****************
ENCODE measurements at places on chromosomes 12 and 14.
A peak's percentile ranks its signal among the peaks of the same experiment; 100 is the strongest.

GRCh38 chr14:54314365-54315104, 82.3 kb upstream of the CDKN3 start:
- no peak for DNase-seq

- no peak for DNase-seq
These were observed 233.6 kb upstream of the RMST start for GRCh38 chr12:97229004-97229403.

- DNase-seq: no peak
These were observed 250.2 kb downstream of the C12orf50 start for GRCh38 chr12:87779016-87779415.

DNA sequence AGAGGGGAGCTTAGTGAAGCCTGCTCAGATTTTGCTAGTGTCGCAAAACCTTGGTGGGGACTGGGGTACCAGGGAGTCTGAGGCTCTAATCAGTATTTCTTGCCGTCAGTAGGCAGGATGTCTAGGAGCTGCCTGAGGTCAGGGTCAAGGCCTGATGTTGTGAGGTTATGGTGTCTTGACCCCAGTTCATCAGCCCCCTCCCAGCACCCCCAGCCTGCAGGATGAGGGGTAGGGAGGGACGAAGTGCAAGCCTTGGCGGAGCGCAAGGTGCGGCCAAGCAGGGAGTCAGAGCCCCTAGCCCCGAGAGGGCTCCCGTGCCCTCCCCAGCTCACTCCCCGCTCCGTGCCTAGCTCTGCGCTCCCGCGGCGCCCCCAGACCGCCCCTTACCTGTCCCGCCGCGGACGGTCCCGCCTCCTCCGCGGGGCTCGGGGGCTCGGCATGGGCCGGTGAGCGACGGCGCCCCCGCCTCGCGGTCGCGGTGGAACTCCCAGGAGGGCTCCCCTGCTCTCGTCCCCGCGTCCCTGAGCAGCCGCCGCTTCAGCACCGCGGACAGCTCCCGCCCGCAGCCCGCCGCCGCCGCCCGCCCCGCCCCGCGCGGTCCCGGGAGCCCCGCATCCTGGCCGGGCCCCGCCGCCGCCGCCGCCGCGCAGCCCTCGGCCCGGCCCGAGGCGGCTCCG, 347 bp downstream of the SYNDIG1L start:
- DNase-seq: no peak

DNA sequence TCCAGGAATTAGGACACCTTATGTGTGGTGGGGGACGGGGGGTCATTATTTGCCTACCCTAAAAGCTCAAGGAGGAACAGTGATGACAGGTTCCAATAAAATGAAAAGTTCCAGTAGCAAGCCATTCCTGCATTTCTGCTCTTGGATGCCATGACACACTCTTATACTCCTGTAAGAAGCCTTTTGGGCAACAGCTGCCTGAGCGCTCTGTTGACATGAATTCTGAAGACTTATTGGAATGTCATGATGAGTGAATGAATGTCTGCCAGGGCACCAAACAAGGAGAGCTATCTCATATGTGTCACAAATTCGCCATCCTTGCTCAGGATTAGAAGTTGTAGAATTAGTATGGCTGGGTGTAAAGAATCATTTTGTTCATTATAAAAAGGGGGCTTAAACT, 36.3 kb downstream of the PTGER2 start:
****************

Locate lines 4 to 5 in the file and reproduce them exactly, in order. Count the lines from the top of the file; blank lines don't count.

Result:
- no peak for DNase-seq

- no peak for DNase-seq